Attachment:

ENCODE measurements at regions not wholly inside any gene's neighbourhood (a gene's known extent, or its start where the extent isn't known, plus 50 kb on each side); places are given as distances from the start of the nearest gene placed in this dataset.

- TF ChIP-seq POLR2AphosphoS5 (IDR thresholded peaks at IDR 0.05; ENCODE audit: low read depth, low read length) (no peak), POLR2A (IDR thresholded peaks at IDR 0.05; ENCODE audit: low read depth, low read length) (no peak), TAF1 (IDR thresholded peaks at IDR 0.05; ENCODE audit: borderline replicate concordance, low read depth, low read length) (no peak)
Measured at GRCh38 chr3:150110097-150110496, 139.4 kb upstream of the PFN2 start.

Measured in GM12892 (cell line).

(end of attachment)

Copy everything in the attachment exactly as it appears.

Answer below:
ENCODE measurements at regions not wholly inside any gene's neighbourhood (a gene's known extent, or its start where the extent isn't known, plus 50 kb on each side); places are given as distances from the start of the nearest gene placed in this dataset.

- TF ChIP-seq POLR2AphosphoS5 (IDR thresholded peaks at IDR 0.05; ENCODE audit: low read depth, low read length) (no peak), POLR2A (IDR thresholded peaks at IDR 0.05; ENCODE audit: low read depth, low read length) (no peak), TAF1 (IDR thresholded peaks at IDR 0.05; ENCODE audit: borderline replicate concordance, low read depth, low read length) (no peak)
Measured at GRCh38 chr3:150110097-150110496, 139.4 kb upstream of the PFN2 start.

Measured in GM12892 (cell line).